Upcoming Events

New Windows into the history and diversity of the Australian Biota

Speaker: Dr Paul Oliver

Location: 11:30 am to 12:30 pm in Building 6, Level C, Room 12

The biota of Australia and surrounding islands is famously diverse and unique. But what historical processes underpin this? Combinations of climatic perturbation, long-term aridification and isolation have long been invoked as the prime explanations. Emerging techniques and increasingly large phylogenies provide new opportunities to investigate the relative roles of these processes with greater statistical rigour than ever before. However, at the same time our baseline biodiversity inventory still remains surprisingly incomplete for many groups and areas, a deficiency that has

Identification, distribution and diet of Tasmanian predators inferred by scats

Speaker: Elodie Modave

Location: 11:30 am to 12:30 pm in Building 6, Level C, Room 12

Elodie is interested in the Tasmanian predator identification, diet and modeling through analyzing scat (i.e. feces) DNA. Elodie developed a mini-barcode to be able to identify large mammalian Australian predators using a small portion of DNA and tested this barcode for its accuracy, effectiveness and sensitivity. Once it proved successful, she then modeled the distribution of Tasmanian predators by successfully applying this marker on more than 700 scats. Elodie obtained patterns of co-occurrence of species and habitat characteristic impacts that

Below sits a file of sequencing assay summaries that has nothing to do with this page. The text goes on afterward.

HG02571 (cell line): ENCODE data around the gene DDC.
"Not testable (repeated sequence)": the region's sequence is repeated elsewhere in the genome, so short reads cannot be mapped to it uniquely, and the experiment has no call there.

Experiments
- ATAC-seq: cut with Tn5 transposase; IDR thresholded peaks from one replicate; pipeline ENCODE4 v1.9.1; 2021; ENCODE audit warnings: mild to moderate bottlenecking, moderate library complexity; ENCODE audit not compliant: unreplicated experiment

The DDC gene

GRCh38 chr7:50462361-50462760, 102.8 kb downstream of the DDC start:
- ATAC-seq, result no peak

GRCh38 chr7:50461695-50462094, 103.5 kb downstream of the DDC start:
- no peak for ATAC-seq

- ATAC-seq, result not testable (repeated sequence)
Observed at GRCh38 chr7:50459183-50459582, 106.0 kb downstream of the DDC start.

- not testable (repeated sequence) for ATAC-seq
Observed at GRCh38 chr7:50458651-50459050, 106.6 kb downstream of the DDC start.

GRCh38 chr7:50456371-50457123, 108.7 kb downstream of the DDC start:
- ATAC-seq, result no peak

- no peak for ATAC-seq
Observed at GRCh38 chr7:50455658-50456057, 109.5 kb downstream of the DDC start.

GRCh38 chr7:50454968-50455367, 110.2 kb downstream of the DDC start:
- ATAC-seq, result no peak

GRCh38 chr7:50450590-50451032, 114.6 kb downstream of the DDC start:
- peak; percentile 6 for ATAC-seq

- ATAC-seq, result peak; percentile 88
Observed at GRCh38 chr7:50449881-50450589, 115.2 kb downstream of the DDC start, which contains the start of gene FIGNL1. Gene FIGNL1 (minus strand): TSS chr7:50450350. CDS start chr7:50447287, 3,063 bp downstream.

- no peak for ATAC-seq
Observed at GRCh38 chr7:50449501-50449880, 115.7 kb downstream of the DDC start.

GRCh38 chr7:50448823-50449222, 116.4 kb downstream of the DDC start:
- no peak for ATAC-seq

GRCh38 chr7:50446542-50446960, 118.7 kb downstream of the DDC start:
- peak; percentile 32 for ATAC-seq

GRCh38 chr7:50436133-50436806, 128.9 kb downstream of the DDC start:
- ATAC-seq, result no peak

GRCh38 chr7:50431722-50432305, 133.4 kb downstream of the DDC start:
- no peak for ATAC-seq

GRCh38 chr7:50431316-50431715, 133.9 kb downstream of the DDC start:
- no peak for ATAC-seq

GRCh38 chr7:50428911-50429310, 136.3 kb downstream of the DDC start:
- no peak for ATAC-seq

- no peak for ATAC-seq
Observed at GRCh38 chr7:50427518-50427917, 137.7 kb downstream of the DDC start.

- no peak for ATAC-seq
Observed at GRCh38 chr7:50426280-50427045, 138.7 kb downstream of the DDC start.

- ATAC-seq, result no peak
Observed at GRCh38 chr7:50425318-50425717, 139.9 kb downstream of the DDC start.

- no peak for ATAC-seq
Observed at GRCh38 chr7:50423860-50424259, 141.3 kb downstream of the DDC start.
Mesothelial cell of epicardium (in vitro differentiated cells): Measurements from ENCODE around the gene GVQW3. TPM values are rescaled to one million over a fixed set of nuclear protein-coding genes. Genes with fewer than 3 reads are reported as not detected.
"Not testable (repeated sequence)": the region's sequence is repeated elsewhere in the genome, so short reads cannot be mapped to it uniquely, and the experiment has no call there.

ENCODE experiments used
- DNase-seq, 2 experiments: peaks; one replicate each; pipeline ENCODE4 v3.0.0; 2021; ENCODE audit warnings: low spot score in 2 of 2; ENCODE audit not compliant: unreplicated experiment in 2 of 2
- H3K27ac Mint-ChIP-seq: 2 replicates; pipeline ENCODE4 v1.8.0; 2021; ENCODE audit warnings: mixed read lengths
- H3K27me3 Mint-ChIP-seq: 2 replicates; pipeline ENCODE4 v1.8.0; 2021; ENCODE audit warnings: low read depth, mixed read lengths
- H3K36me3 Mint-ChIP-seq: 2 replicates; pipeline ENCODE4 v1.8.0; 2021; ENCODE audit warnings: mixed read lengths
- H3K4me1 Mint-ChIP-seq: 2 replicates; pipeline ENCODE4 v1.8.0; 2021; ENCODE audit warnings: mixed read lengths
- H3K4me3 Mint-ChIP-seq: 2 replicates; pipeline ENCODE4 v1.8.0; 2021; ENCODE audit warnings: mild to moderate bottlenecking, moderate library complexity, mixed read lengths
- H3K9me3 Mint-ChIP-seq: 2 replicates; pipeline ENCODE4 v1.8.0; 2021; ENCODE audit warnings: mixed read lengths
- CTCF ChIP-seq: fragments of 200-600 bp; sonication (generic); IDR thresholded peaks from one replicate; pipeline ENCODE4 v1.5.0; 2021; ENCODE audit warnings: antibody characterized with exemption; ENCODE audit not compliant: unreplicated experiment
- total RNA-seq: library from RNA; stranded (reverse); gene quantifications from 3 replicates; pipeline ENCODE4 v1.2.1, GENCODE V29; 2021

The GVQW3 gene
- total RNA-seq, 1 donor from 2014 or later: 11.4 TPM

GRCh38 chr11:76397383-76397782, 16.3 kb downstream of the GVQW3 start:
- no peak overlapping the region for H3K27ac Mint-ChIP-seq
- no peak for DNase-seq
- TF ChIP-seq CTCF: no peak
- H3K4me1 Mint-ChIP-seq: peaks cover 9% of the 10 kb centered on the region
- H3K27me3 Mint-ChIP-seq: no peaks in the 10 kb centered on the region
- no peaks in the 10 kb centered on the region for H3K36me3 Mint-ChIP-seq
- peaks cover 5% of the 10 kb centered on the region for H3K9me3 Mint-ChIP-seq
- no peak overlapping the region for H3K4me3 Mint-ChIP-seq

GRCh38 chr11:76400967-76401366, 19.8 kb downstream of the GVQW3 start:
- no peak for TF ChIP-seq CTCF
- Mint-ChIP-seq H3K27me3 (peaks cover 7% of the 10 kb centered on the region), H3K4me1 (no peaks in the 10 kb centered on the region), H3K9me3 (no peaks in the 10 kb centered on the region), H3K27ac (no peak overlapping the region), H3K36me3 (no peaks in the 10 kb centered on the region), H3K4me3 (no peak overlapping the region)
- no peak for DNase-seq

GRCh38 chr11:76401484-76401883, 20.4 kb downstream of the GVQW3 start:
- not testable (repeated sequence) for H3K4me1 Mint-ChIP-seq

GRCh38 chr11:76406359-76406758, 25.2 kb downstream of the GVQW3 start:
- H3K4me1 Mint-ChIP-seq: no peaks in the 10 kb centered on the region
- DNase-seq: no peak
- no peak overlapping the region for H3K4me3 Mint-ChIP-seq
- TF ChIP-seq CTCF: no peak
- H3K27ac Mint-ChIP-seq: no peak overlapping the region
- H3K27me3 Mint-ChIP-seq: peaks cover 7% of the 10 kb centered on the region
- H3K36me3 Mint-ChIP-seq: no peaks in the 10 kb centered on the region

Snails and copper: an intergenerational story of toxicity, adaptation and death

Speaker: Rod Ubrihien

Location: 11:30 am to 12:30 pm in Building 6, Level C, Room 12

Mining, urban, industrial and agricultural use has greatly increased the concentration of copper in the biosphere. Despite being an essential element, copper is toxic when present at concentrations above biological requirements. Copper sulfate has been used as a pesticide to control freshwater snails in rice fields for over 40 years. The chemical properties of copper and repeated use means that copper will accumulate in these areas. This will result in organisms being exposed to toxic sublethal levels of copper. My